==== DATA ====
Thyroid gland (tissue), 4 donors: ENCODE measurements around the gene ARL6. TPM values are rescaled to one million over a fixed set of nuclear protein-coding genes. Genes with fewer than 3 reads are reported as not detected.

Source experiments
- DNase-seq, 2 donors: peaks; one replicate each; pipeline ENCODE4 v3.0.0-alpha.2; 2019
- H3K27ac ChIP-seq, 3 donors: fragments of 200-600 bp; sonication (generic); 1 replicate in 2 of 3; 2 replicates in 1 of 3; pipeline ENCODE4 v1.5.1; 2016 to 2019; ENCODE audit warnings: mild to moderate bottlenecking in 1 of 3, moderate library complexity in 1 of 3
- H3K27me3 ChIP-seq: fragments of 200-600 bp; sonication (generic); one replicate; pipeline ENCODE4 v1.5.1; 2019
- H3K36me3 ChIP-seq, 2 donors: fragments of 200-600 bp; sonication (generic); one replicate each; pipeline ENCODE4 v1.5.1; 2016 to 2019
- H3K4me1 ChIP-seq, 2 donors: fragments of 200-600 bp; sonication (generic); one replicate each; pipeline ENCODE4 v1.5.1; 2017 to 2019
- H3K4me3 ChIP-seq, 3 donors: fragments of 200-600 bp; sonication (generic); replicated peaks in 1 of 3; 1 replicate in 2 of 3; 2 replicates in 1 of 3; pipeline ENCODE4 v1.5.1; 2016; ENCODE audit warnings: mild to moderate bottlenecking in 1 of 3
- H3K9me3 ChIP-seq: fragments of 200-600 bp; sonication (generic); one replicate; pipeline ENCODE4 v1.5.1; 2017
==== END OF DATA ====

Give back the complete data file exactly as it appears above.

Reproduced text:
Thyroid gland (tissue), 4 donors: ENCODE measurements around the gene ARL6. TPM values are rescaled to one million over a fixed set of nuclear protein-coding genes. Genes with fewer than 3 reads are reported as not detected.

Source experiments
- DNase-seq, 2 donors: peaks; one replicate each; pipeline ENCODE4 v3.0.0-alpha.2; 2019
- H3K27ac ChIP-seq, 3 donors: fragments of 200-600 bp; sonication (generic); 1 replicate in 2 of 3; 2 replicates in 1 of 3; pipeline ENCODE4 v1.5.1; 2016 to 2019; ENCODE audit warnings: mild to moderate bottlenecking in 1 of 3, moderate library complexity in 1 of 3
- H3K27me3 ChIP-seq: fragments of 200-600 bp; sonication (generic); one replicate; pipeline ENCODE4 v1.5.1; 2019
- H3K36me3 ChIP-seq, 2 donors: fragments of 200-600 bp; sonication (generic); one replicate each; pipeline ENCODE4 v1.5.1; 2016 to 2019
- H3K4me1 ChIP-seq, 2 donors: fragments of 200-600 bp; sonication (generic); one replicate each; pipeline ENCODE4 v1.5.1; 2017 to 2019
- H3K4me3 ChIP-seq, 3 donors: fragments of 200-600 bp; sonication (generic); replicated peaks in 1 of 3; 1 replicate in 2 of 3; 2 replicates in 1 of 3; pipeline ENCODE4 v1.5.1; 2016; ENCODE audit warnings: mild to moderate bottlenecking in 1 of 3
- H3K9me3 ChIP-seq: fragments of 200-600 bp; sonication (generic); one replicate; pipeline ENCODE4 v1.5.1; 2017